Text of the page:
In a 2014 meeting with New York Magazine, Parsons gave his hypothesis (maybe) on why The Big Bang Theory pulls in more than 20 million viewers a week—a number unfathomable since the Friends-time sitcom rule. “There’s not anything to stay aware of,” he said. “You don’t go, ‘I didn’t see the initial three seasons, and now they’re off with whores, and they no more work in the Mafia, and I don’t comprehend what happened.’ People have such a large number of decisions on TV now, so nobody’s requesting you to wed us. You can make the most of our show without a week by week arrangement.” For the 2014-2015 season, The Big Bang Theory positioned as the fourth most sat in front of the TV show (number one for sitcoms), with just Empire and football gloating better evaluations.
A NEW GENUS OF JELLYFISH IS NAMED BAZINGA.
In 2011, a photographer discovered the unnamed grape-sized rhizostome in Australia’s Brunswick River, snapped a photograph of it, and sent the photograph to marine biologist Lisa-ann Gershwin. In 2013, she named the jellyfish and published a paper on it for the Queensland Museum. In her discoveries she called it “a new genus and species of the rhizostome jellyfish, which cannot be placed in any known family or suborder.” She told The Huffington Post that it’s the first run through in over 100 years that a new sub-order of jellyfish had been found. For now, it’s the only member of the genus Bazinga, the family Bazingidae, and the sub-order Ptychophorae. Sheldon’s catchphrase also inspired the naming of a new honey bee species in 2013.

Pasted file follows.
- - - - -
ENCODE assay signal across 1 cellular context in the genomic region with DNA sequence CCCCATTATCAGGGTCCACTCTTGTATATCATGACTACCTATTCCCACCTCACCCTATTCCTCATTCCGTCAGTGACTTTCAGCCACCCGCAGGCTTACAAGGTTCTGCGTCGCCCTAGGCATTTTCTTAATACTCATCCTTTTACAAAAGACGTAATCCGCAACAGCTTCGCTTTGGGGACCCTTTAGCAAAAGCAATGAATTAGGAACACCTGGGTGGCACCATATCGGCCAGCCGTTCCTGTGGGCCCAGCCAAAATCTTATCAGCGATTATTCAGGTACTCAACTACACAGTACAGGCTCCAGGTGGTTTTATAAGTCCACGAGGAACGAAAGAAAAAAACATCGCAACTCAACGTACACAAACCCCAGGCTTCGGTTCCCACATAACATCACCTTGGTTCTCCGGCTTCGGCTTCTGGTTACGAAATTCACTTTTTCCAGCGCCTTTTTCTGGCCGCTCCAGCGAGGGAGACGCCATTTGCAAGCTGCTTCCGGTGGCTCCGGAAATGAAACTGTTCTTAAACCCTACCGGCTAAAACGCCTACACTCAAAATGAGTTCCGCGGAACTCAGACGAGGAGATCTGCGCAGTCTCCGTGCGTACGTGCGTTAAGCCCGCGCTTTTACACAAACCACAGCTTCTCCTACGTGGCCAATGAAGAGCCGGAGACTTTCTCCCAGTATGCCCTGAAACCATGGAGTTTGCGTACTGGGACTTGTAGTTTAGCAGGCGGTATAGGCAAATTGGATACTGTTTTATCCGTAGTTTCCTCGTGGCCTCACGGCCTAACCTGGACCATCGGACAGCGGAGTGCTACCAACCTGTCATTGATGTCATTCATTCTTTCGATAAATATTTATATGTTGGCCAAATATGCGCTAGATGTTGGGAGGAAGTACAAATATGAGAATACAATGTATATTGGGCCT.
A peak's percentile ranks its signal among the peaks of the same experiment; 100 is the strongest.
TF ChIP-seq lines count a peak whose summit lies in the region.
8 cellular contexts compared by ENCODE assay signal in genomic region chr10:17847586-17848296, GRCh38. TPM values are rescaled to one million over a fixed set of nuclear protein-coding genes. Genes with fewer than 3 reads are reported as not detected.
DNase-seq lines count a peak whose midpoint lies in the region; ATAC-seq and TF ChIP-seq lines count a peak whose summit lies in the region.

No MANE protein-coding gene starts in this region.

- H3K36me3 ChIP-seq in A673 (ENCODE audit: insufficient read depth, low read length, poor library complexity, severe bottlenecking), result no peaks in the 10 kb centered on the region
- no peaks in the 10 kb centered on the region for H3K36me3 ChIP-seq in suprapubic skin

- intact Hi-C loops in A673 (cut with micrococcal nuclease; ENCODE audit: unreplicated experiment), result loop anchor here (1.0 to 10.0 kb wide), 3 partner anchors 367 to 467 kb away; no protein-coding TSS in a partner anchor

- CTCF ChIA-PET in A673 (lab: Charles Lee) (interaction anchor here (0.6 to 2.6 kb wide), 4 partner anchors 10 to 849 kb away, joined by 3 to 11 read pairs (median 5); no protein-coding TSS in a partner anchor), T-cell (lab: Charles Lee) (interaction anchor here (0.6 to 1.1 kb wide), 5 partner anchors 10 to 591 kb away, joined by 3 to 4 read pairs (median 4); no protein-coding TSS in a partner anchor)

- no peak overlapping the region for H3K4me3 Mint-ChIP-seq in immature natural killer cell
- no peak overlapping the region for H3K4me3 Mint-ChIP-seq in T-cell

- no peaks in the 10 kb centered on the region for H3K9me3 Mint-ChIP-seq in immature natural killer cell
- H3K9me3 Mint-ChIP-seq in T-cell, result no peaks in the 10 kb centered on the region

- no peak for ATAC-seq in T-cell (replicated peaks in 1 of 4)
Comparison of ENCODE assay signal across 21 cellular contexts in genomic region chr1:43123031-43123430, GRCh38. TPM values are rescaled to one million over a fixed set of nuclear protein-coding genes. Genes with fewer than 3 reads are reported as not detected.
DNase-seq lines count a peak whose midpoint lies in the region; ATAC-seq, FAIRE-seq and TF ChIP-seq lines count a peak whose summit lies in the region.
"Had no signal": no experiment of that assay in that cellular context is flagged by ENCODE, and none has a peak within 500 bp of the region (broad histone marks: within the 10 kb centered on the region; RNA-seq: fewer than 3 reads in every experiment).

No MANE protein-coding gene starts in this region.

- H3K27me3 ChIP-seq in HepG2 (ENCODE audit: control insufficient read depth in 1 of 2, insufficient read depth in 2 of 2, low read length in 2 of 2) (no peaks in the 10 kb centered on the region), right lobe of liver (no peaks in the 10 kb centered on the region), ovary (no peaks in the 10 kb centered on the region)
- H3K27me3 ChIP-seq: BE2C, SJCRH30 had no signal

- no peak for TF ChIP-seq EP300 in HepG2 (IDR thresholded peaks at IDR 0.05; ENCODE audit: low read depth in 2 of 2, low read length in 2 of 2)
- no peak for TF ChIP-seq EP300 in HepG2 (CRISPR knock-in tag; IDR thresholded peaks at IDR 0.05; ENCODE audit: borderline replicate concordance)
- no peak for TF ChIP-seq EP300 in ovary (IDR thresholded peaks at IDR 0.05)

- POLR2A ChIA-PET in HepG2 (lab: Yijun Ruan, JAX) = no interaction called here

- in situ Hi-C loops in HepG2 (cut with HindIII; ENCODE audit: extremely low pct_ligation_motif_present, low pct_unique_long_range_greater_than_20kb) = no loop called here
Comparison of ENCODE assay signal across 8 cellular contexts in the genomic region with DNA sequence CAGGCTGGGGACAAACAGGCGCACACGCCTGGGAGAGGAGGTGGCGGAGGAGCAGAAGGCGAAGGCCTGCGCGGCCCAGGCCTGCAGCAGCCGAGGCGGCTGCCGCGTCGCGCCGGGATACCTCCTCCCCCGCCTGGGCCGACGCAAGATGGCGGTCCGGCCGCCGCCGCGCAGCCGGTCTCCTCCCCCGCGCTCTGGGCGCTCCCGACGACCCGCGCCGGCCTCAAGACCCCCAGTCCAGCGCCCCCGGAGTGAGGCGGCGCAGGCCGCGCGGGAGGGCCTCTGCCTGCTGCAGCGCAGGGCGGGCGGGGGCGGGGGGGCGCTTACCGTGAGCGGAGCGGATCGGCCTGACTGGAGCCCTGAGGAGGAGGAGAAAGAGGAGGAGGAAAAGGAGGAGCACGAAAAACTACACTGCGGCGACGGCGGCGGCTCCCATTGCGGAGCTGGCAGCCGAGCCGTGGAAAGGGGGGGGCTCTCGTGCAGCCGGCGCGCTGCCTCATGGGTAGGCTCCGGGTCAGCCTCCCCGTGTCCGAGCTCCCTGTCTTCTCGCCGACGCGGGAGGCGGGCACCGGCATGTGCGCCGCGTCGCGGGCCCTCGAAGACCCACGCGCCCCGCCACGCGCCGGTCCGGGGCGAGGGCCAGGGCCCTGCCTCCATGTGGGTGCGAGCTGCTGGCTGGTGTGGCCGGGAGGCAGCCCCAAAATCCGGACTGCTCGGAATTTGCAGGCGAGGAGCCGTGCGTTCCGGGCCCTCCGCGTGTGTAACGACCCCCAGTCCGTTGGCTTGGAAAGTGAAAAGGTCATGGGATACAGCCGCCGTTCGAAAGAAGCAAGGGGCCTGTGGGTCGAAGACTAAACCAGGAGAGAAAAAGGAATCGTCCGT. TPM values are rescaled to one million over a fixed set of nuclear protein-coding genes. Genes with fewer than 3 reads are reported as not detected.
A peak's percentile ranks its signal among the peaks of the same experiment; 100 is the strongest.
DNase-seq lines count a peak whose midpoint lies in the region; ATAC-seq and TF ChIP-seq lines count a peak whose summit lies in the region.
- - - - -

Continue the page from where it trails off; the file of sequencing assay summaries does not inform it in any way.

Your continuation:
JIM PARSONS AND KALEY CUOCO-SWEETING ARE THE WORLD’S HIGHEST PAID TV ACTORS.
When Forbes released its annual list of the world’s highest paid male TV actors, Jim Parsons landed on top with a gross of $29 million, having made that income from June 1, 2014-June 1, 2015. He gets about $1 million per episode and a cut of the show’s back-end profits. He now outranks Ashton Kutcher, who’s in the Guinness Book of World Records for making $26 million for his work on Two and a Half Men (another one of Lorre’s co-creations). Co-star Johnny Galecki came in second on the Forbes list with $27 million, followed by Simon Helberg and Kunal Nayyar, who tied for third (with Kutcher and Mark Harmon) with $20 million apiece.
Not to be outdone, Kaley Cuoco-Sweeting tops Forbes’ list of highest paid actresses, with a grand total of $28.5 million—enough to secure her the #95 spot on the 100 highest-paid celebrities (a spot she shares with Sofia Vergara).